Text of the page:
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The Conflict in Iraq

Defense Chief Reflects on Invasion Regrets

Rumsfeld says not attacking Iraq through Turkey let insurgency grow. Critic argues the unrest is from a failure to plan postwar security.

March 21, 2005|Sonni Efron | Times Staff Writer

WASHINGTON — Defense Secretary Donald H. Rumsfeld said Sunday that he regretted that the United States had not been able to invade Iraq through Turkey, because Iraqi military and intelligence forces in the north of the country melted away to form the insurgency now battling U.S. and Iraqi troops.

Rumsfeld also urged the new government in Iraq to be "darned careful" to avoid staffing the country's security services with patronage appointments that could undermine their effectiveness.

Rumsfeld made the remarks during two television appearances marking the second anniversary of the U.S. invasion of Iraq.

Two U.S. troops were killed Sunday, the military said. One died near the northern Iraqi city of Kirkuk when a homemade bomb exploded, and the other was slain in action in Al Anbar province west of Baghdad. At least 1,521 members of the American military have died since the beginning of the Iraq war, according to an Associated Press count. In other violence across the country, a U.S. convoy traveling through the Salman Pak area, 15 miles southeast of Baghdad, was attacked, U.S. officials said. Six soldiers and seven militants were wounded.

Asked what he considered to be the greatest mistake of the war, Rumsfeld replied, "Had we been successful in getting the 4th Infantry Division to come in through Turkey in the north when our forces were coming up from the south out of Kuwait, I believe that a considerably smaller number of the Baathists and the regime elements would have escaped.

"More would have been captured or killed. And as a result, the insurgency would have been at a lesser intensity than it is today," Rumsfeld told ABC's "This Week."

"We've seen attacks on infrastructure. And they've been successful in slowing economic progress and slowing political progress."

In the run-up to the Iraq war, Washington offered political and economic incentives to try to persuade Ankara to allow the U.S. military to use Turkish territory as a base for the invasion. But with public opinion in Turkey running more than 90% against the war, parliament rejected the prime minister's request and refused to allow passage of American troops or weapons into Iraq. The Army's 4th Infantry Division was rerouted and invaded Iraq from Kuwait.

However, a military analyst said Sunday that the delayed arrival of the 4th Infantry Division was far less a factor in the development of the anti-U.S. insurgency than the Pentagon's failure to plan for postwar security.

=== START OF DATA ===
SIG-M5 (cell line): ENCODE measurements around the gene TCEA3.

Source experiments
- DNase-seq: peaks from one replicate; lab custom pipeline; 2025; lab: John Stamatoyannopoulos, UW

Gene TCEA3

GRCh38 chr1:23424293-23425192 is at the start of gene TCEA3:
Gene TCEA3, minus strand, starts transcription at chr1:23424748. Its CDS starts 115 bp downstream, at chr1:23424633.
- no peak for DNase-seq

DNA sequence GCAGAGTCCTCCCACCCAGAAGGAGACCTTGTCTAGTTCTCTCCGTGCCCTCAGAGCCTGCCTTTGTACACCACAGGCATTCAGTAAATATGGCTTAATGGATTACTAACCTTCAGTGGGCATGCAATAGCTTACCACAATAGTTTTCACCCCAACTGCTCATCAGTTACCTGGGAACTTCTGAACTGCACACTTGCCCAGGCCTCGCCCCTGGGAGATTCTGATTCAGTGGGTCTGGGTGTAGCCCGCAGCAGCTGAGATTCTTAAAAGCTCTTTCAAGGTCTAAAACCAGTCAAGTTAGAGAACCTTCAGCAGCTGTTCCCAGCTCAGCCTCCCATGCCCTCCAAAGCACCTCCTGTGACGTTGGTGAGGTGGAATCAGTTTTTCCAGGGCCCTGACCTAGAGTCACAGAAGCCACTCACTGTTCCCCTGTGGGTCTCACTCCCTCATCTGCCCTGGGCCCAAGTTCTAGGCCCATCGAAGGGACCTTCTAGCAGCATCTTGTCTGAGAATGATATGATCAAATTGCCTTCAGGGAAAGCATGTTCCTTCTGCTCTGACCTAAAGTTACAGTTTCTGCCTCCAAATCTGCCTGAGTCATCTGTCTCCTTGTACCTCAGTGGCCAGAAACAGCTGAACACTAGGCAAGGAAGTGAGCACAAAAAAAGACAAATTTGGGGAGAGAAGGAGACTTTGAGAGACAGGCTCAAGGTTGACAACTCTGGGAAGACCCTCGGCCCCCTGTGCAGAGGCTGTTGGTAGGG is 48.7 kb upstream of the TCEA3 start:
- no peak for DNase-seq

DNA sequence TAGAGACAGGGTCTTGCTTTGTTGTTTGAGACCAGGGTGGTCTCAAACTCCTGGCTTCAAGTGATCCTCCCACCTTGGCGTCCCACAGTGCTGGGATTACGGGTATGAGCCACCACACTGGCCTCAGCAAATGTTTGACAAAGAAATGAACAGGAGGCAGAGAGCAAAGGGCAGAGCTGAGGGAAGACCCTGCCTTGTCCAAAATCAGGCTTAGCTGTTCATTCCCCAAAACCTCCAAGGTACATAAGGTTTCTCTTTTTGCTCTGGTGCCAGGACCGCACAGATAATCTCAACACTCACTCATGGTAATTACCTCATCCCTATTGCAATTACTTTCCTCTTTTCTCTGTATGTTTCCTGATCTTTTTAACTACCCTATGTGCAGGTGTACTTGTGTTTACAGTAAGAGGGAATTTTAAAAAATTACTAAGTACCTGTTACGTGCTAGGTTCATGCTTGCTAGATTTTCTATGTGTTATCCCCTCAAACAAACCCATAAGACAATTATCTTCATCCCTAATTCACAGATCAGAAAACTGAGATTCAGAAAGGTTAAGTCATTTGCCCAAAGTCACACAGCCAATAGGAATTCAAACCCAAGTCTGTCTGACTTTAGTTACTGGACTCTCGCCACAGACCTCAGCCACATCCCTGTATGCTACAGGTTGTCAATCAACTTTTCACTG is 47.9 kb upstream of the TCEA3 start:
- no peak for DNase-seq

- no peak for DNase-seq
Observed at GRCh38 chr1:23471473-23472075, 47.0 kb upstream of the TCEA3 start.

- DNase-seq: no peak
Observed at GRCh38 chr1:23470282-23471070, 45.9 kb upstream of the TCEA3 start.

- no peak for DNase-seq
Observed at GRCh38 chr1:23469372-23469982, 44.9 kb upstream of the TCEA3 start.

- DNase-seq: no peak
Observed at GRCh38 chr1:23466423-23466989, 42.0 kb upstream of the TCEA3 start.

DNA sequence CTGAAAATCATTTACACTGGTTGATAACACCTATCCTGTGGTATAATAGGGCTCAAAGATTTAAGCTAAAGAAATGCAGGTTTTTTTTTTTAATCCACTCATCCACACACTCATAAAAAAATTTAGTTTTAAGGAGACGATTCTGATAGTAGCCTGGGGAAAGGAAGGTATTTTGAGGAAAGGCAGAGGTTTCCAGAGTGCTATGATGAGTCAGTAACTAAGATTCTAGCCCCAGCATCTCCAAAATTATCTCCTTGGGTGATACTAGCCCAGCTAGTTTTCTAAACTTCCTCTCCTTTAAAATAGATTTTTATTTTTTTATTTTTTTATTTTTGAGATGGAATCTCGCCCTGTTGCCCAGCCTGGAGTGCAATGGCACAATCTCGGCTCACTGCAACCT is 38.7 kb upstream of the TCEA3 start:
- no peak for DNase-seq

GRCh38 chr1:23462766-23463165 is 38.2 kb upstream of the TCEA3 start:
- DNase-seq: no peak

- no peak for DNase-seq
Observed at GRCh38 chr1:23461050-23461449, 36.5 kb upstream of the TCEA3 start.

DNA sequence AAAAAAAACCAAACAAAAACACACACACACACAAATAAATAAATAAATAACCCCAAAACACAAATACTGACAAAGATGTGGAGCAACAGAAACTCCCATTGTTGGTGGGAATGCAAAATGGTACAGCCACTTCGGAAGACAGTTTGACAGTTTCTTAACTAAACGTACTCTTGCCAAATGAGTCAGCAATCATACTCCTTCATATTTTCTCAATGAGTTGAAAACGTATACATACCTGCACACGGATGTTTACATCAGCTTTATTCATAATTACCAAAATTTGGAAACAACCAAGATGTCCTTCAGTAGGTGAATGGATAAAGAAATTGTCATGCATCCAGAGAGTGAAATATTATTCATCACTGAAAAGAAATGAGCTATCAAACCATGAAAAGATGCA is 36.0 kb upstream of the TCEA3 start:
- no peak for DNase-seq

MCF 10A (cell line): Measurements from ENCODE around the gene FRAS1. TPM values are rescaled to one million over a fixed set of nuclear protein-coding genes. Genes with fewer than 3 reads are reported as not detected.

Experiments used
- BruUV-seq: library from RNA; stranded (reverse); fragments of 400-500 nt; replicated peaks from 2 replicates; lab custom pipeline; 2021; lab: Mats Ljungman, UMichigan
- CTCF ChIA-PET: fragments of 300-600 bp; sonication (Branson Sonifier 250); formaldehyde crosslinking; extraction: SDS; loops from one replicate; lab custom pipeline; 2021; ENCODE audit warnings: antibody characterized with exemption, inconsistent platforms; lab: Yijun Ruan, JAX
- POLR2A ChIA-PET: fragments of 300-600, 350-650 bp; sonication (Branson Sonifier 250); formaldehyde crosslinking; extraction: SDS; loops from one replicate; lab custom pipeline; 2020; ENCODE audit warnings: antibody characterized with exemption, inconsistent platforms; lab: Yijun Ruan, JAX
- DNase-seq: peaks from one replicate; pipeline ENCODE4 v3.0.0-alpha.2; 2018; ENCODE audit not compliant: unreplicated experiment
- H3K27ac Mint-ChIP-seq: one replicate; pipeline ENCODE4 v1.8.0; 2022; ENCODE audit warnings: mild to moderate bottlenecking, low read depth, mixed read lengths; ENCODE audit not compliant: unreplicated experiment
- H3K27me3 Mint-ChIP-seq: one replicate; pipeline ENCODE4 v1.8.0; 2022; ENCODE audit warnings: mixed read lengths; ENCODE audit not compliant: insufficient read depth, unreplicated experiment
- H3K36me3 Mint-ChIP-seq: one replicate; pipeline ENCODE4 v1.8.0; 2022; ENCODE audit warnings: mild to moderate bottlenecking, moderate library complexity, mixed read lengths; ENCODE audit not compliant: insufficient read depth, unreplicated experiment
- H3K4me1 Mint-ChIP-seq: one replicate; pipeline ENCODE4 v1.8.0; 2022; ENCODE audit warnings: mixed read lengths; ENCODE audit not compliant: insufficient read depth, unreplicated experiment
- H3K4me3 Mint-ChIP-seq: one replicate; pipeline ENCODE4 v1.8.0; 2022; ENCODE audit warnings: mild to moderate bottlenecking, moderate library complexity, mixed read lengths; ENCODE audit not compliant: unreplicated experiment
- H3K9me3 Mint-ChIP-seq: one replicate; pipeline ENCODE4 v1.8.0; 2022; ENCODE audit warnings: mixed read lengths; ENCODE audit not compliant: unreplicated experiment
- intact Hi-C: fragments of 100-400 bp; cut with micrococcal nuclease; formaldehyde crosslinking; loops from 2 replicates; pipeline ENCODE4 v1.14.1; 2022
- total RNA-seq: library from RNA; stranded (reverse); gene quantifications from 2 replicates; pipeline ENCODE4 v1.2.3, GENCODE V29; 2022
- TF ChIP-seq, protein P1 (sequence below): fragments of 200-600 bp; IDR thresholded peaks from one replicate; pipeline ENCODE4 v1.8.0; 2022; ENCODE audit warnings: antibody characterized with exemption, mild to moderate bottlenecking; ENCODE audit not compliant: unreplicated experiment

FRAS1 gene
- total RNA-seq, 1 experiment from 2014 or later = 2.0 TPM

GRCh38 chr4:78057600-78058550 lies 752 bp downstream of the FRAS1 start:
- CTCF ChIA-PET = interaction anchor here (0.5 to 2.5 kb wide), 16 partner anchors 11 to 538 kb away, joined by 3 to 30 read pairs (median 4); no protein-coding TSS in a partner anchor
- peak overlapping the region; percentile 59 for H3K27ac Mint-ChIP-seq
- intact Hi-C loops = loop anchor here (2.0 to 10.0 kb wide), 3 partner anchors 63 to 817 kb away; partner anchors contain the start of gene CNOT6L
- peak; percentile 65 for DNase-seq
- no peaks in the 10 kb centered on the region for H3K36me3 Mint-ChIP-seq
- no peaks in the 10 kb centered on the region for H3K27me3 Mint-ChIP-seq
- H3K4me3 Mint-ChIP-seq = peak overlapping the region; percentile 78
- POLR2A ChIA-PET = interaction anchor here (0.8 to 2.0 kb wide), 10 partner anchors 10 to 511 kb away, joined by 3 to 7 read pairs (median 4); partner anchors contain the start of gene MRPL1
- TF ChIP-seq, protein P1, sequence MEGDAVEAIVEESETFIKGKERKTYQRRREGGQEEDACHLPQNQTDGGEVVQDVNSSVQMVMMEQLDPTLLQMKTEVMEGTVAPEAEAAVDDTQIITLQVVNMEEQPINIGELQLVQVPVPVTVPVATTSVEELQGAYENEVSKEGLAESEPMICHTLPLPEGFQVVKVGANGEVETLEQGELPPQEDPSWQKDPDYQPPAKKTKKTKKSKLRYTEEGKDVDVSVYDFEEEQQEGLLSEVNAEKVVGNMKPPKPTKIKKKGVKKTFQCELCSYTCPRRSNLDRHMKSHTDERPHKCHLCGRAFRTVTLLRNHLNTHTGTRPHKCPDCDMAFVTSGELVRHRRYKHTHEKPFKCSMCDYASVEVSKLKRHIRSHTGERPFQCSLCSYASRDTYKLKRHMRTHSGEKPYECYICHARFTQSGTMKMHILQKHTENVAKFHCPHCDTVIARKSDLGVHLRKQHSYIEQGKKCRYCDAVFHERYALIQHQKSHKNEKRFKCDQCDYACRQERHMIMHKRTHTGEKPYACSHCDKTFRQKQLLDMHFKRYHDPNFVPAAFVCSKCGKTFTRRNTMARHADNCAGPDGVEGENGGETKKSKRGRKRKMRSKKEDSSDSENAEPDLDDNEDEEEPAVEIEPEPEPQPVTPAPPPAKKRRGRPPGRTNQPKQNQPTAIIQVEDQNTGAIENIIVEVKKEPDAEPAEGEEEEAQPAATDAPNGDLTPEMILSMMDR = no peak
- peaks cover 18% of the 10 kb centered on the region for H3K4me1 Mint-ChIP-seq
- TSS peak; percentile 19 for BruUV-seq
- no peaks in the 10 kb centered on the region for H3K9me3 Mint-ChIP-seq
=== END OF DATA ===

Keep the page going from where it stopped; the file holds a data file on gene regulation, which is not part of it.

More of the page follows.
"The insurgency came about more because of the chaos that reigned after the fall of Saddam [Hussein] rather than the delayed arrival of the 4th Infantry Division," which reached Kuwait in early April and Hussein's hometown of Tikrit by mid-April, said Michael O'Hanlon of the Brookings Institution.

Moreover, the Pentagon could have delayed the invasion for a week or two until the 4th Infantry Division arrived, or it could have sent the division north to hook down to Baghdad in a "hammer and anvil" move, O'Hanlon said.

"Rumsfeld's never going to admit ... that he was negligent in not formulating a plan for dealing with [postwar] insurgency or lawlessness," the analyst said.

"In fairness to Rumsfeld ... it's not in the nature of this job for anybody to admit a mistake that serious while they are in office."

But Thomas Donnelly, a national security specialist at the American Enterprise Institute, said a northern invasion force "would have made a huge, huge difference" in stabilizing the north in the immediate postwar period.

Donnelly said, however, that no one in the U.S. government understood how extensive the Sunni Muslim resistance would be, or what would be required to put a new Iraqi government in place. So even if Turkey had permitted a northern invasion, "the effect ultimately would have been transitory," he said.

At the time of the war, the Bush administration was stung by the refusal by Turkey, a member of the North Atlantic Treaty Organization. But a senior State Department official said Sunday that no lasting damage had been done to U.S.-Turkish relations, which "are strong enough to overcome these kinds of events."

Rumsfeld also said the number of U.S. troops in Iraq, which was increased to 152,000 to provide security for the country's election, would fall to 135,000 or 140,000 during the coming weeks.

But he warned that once the transitional Iraqi government was formed, the new ministers of defense and interior, who are responsible for fighting the insurgency, should use the "utmost care" in hiring the security forces, because U.S. and Iraqi lives are at stake.

"They have to be darned careful about making a lot of changes just to be putting in their friend or to be putting in someone else from their tribe or from their ethnic group," Rumsfeld said. "This is too serious a business over there."

Times wire services contributed to this report.

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